Flexible tiny house's straw walls are better insulators than brick
Russia's Strawmodul recently completed a prefabricated tiny house that's part-built from straw. The modular dwelling has enough space for two people as standard, but can be expanded too, and can also optionally run off-the-grid with solar power.
The S22 tiny house doesn't make use of hay bales, like some similar projects we've seen, but was built using prefabricated panels consisting of straw pressed into a wooden frame. According to Strawmodul, this offers excellent insulation.
"The straw panel's thickness is 200 - 400 mm [7.8 - 15.7 in]," says the firm. "It exceeds heat-insulating indicators of wooden walls more than twice, brick walls more than three times. The heat loss corresponds with the European standard of Passive Houses."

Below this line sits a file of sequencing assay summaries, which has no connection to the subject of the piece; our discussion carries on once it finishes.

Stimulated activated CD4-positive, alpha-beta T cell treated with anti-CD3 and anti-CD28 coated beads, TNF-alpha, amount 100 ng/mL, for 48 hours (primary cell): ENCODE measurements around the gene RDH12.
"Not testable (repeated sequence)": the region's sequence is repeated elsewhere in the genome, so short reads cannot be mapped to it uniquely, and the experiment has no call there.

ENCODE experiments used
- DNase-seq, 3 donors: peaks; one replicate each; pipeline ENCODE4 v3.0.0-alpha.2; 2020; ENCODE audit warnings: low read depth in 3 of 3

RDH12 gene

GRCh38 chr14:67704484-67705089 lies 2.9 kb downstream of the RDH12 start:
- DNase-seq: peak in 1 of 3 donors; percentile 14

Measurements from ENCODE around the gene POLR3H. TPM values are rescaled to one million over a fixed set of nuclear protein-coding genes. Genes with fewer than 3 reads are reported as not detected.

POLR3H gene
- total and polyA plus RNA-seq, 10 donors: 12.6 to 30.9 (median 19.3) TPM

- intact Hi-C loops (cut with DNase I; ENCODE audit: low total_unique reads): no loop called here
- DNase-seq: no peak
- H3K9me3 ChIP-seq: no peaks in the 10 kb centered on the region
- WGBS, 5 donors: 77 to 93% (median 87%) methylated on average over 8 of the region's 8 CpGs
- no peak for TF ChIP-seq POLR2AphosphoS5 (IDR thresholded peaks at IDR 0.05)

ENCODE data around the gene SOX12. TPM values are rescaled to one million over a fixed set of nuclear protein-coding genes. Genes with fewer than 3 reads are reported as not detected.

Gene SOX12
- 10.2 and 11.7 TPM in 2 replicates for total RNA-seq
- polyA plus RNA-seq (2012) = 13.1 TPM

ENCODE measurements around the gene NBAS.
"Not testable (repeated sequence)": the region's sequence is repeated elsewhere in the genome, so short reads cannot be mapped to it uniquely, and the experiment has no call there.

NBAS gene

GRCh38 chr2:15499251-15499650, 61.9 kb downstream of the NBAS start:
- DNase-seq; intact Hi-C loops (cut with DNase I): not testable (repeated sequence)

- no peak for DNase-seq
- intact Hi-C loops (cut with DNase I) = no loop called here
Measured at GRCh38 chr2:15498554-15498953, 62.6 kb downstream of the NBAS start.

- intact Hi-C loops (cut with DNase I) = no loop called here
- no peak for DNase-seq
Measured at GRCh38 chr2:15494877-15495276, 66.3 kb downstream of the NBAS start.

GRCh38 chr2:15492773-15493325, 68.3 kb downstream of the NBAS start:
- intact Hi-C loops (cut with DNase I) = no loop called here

The model shown is Strawmodul's first tiny house and was installed in Crimea, though the firm is now working on three more. It's raised roughly 6 m (20 ft) above the ground on stilts due to the steep hillside plot and has a total floorspace of 22 sq m (236 sq ft), spread over two floors.
Access is gained by steps. Once inside, the ground floor includes a small kitchenette, a dining area, and a bathroom with washing machine, shower, toilet and sink. A ladder is used to reach the sole bedroom upstairs.
As with many prefabricated building companies however, Strawmodul offers lots of different options. Its homes can come in multiple sizes and configurations, and can also be expanded with relative ease by building additional walls, it says.
"We build the extra walls without knocking down the existing ones," explains architect Ilya Shevchenko. "We only demount a straw panel under the window, which is going to be a door opening. We save the demounted window with frame and install it into a new end wall."
The S22 optionally runs off-the-grid with a solar panel setup and a composting toilet, and is bought as a kit starting at US$17,000, which doesn't include the solar panels. Strawmodul told us that it aims to make kits available throughout Europe and the US, though warns that shipping fees and taxes may well increase the price.